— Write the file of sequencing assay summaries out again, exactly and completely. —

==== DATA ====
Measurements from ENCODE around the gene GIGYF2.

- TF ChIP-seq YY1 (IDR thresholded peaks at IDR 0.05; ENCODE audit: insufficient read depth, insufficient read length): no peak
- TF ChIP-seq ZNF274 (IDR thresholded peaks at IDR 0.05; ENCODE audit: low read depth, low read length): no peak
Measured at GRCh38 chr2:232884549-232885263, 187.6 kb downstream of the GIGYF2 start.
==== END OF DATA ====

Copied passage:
Measurements from ENCODE around the gene GIGYF2.

- TF ChIP-seq YY1 (IDR thresholded peaks at IDR 0.05; ENCODE audit: insufficient read depth, insufficient read length): no peak
- TF ChIP-seq ZNF274 (IDR thresholded peaks at IDR 0.05; ENCODE audit: low read depth, low read length): no peak
Measured at GRCh38 chr2:232884549-232885263, 187.6 kb downstream of the GIGYF2 start.